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Just Let Me Lie Down

Before I review this book, I must preface it with a couple of personal stories, one of which happened this past Saturday.  I was away for the afternoon, signing books in a quaint small town in rural Minnesota, so my husband and daughter spent the afternoon gallivanting around town doing errands.  They stopped for sushi.  This particular sushi place is notorious for loitering waitresses–you know, the kind that stand there in some sort of amazement, oogling a three-year-old child who will eat (no, consume!) all sorts of sushi.

“When are you going to have another child?” the waitress asks my husband.

If you know anything about Dan at all, he doesn’t like personal questions (unlike me), and he’d rather nip things in the bud at the first reply, to stop the downward spiral of “going there.”  “We’re not,” he said.  “This is it for us.”

Her face registered shock, disappointment, disbelief.  “What?!” she practically screeched.  “Why not?!  Why you not have more kids?”

Now let me interject here this is not unusual for our neck of the woods.  As much as everyone outside of our neck of the woods thinks this is the land of Minnesota Nice, there are certain topics which are always up for grabs.  The number of children you’re going to have is one of them.  I could relate dozens of these kinds of stories.

So.  Dan just looked at her…willed her away with grim silence.  Which worked.  I can only imagine how she’ll look at me the next time we walk into her restaurant.

Second story.  When Dan and I were deciding if we actually wanted to go down the route of having kids (and let me tell you, we’re the odd people out, just to voice this–at least in this geographical area!), one of my friends asked me if I thought I was being selfish.  I got to sleep in.  I got to travel.  I got to have my own time.  I got to have unlimited time with my husband.  I got, I got, I got.

So, as gently as I could, I asked her a question.  “Why did you have kids?” I said.

Without blinking a eye, she said, “Well, we wanted to carry on the blood lines, you know, and certainly, we wanted someone there when we’re older, and I suppose we wanted to have other little people to share our life with…”  She trailed off as soon as she realized the obvious.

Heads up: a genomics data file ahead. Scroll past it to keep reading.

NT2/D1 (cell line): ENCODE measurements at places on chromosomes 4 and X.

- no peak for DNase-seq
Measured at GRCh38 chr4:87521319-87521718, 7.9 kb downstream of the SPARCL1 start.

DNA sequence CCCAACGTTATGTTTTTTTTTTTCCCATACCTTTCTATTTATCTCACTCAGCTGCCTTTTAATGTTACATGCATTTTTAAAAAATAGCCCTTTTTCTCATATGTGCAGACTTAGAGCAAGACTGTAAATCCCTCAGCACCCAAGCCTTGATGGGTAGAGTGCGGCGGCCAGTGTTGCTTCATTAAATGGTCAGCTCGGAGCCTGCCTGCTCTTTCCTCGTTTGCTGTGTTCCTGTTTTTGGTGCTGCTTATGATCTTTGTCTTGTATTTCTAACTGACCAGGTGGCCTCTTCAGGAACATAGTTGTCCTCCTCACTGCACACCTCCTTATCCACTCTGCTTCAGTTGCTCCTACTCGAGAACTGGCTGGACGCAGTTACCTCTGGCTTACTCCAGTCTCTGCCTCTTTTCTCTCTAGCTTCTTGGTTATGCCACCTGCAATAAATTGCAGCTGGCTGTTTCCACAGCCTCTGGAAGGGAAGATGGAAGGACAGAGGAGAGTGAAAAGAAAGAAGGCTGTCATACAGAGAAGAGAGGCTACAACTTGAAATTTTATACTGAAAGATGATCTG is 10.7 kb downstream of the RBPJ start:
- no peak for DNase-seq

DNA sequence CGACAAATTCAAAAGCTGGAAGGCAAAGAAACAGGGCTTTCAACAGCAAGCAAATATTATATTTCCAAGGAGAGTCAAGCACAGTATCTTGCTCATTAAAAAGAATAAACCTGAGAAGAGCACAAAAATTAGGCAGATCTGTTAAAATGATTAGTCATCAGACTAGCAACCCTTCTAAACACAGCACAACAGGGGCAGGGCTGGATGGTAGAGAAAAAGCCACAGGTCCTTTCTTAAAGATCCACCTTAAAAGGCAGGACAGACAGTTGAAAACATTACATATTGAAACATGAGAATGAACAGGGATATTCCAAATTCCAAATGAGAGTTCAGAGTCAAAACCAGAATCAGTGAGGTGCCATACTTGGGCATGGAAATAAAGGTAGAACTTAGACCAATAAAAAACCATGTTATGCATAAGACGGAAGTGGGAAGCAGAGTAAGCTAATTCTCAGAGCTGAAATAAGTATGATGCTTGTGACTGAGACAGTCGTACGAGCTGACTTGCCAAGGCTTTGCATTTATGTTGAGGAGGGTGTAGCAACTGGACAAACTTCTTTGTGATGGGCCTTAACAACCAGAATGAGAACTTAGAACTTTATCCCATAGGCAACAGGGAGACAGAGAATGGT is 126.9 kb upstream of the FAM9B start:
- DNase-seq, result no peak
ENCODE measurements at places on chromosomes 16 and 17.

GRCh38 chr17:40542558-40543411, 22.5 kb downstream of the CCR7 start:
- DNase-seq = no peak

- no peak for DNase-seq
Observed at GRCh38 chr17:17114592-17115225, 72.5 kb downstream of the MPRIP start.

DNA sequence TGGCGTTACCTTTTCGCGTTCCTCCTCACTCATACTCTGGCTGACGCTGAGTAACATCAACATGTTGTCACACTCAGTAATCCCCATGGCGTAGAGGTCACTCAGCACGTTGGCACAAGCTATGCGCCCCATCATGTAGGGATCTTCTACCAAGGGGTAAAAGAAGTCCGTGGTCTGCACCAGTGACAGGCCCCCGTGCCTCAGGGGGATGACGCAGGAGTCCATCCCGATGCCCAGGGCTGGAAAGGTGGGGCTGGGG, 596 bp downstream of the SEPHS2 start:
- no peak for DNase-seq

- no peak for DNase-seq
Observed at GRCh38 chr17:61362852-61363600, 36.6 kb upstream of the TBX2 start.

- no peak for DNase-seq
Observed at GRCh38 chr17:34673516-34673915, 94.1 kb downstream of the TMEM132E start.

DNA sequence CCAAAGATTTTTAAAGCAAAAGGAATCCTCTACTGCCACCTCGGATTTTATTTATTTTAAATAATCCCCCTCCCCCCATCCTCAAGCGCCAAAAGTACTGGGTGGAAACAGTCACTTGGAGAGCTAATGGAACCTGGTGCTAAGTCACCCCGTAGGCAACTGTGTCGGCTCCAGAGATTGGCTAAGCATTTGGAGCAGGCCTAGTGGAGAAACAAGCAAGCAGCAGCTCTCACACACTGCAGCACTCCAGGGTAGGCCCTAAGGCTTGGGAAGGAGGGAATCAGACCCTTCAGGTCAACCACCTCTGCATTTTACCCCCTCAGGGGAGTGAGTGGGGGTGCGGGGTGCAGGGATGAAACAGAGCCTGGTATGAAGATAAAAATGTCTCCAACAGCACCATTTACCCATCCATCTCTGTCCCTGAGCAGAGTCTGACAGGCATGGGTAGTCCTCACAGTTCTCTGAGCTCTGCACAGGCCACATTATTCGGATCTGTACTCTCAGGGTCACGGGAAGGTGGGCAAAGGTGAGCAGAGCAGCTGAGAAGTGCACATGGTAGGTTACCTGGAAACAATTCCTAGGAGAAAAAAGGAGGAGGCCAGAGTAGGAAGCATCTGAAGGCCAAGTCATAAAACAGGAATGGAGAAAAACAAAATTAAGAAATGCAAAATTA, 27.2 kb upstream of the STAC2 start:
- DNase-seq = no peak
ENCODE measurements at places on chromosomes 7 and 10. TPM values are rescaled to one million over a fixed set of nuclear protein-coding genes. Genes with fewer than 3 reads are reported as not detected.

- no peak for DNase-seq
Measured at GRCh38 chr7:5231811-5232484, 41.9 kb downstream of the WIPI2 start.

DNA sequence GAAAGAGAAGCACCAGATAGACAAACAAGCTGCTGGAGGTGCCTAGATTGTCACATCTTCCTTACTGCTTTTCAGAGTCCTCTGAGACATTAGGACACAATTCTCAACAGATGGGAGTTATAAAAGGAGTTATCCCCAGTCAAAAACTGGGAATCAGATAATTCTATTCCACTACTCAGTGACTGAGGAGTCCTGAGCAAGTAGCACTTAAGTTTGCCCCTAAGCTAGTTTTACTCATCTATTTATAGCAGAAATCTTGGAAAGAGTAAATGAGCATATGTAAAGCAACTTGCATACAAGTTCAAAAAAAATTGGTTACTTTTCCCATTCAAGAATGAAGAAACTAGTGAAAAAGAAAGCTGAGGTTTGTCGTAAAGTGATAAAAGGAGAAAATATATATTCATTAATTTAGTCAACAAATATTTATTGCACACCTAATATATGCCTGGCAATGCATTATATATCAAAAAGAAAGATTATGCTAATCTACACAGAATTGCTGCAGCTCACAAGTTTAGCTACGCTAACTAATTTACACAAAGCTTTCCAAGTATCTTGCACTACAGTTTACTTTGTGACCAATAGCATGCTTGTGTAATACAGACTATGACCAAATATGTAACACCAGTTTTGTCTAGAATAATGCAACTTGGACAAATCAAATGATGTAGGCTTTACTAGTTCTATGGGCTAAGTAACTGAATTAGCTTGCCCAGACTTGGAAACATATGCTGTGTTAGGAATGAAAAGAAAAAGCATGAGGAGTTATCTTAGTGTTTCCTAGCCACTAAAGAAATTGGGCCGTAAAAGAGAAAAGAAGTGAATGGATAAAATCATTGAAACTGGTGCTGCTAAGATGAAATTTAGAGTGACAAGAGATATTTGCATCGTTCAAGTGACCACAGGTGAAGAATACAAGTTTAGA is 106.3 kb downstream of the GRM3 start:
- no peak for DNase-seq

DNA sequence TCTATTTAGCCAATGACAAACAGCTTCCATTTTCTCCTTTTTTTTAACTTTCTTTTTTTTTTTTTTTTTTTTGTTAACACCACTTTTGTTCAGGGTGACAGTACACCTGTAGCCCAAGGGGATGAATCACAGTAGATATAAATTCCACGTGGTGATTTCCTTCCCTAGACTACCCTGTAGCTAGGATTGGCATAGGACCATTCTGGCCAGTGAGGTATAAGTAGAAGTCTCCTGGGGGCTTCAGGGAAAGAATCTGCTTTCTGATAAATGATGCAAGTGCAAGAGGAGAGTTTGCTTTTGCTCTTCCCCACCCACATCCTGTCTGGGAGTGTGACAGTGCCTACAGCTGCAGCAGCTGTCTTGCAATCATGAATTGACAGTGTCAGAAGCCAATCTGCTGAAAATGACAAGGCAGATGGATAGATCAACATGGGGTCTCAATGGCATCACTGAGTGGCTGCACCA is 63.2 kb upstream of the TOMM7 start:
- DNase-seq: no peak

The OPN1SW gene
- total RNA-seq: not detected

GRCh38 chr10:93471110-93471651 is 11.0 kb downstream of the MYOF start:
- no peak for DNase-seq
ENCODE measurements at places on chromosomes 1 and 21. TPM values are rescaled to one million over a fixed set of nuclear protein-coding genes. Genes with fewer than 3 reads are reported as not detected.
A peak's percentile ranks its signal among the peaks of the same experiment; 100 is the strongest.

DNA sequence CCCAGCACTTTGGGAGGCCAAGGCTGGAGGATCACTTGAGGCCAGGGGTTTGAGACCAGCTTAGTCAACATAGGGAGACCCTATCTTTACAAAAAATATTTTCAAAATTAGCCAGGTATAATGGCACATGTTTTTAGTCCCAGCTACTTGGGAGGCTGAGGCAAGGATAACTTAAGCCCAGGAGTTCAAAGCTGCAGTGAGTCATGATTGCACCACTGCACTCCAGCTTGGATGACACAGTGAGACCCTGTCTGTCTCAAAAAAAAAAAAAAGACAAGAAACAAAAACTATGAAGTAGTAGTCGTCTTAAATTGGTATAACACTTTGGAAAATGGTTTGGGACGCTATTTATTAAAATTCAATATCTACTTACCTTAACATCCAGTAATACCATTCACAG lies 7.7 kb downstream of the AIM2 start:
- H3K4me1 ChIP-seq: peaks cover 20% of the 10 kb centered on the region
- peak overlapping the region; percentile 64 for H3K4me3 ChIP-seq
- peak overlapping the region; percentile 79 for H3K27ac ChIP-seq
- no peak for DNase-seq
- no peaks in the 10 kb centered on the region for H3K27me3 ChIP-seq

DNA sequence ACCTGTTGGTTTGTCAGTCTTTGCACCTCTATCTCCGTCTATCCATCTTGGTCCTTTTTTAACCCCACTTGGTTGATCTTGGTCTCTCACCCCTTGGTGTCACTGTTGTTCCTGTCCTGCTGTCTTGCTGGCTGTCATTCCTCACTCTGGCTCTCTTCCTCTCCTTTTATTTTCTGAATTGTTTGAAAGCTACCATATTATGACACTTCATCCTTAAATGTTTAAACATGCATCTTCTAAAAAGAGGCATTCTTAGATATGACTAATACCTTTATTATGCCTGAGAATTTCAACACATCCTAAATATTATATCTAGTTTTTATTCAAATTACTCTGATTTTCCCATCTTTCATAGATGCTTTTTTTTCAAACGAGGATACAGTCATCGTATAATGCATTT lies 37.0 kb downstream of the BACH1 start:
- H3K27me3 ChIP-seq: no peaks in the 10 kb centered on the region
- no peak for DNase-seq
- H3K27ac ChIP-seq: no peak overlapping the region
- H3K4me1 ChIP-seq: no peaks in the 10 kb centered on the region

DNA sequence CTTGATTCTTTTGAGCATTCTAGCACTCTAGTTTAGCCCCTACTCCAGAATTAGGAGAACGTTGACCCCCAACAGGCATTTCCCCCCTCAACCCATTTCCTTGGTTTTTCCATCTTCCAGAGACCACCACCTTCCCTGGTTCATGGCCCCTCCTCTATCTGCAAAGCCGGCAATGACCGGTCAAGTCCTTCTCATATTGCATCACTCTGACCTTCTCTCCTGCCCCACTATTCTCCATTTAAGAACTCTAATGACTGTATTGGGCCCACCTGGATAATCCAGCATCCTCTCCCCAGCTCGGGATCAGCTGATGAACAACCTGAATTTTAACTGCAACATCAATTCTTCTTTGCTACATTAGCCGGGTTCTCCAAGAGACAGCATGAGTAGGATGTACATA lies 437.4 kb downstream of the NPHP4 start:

So.  Coming to this book, let me ask a few questions.

Why is it that how many children Ralph and Susie have is anyone’s business?  Why does it rankle anyone that they have none…or six?

Why is it anyone’s business whether or not Susie breast feeds her babies?  Lets them sleep in bed with her?  Lets them eat a chocolate doughnut for breakfast, rather than, let’s say, oatmeal or eggs?  [This list, sadly, is endless.]

Why is it anyone’s business whether or not Susie decides to put her kids in part-time daycare or preschool?  Or better yet, whether or not Susie decides to work full-time and hire a nanny?

Why are play dates (with multiple mothers) so awful?  So mind-numbingly mean and trite and trivial?  [I speak for myself, of course.  I’ve been “attacked” several times by well-meaning mothers, but I’ll tell you that as calm and firm as I am in my answers on the spot, in person, I’m dissolved to tears when I get home.  Now I just politely refuse.]

Why can’t we all just leave those kinds of decisions to each family?  To each their own?

I have both stay-at-home mother friends and go-to-work-in-an-office mother friends, and let me tell you, there’s good and bad on both sides (and yes, I know that implies some sort of judgment on my part).  I think it’s the mother that makes a difference, not whether or not she’s home full-time.  But that’s a whole other hot-button issue.

Now to Just Let Me Lie Down.  Kristin van Ogtrop is the editor of Real Simple.  I’ve referenced her one other time, on a blog post that you can read here.

This book is for those mothers who are worn out and need a little validation.  It’s a tongue-in-cheek, sometimes sarcastic, most of the time hilarious diatribe of what having a family is really all about.  And van Ogtrop is generous to “both” sides–the at-home working mothers and the at-office working mothers.  We all feel frazzled and beaten up.  We all fantasize about the disappearance of our families for several hours (dare I say days?).  We all lose our tempers.  We all have embarrassing moments.  We all do what we can…to live the best we know how.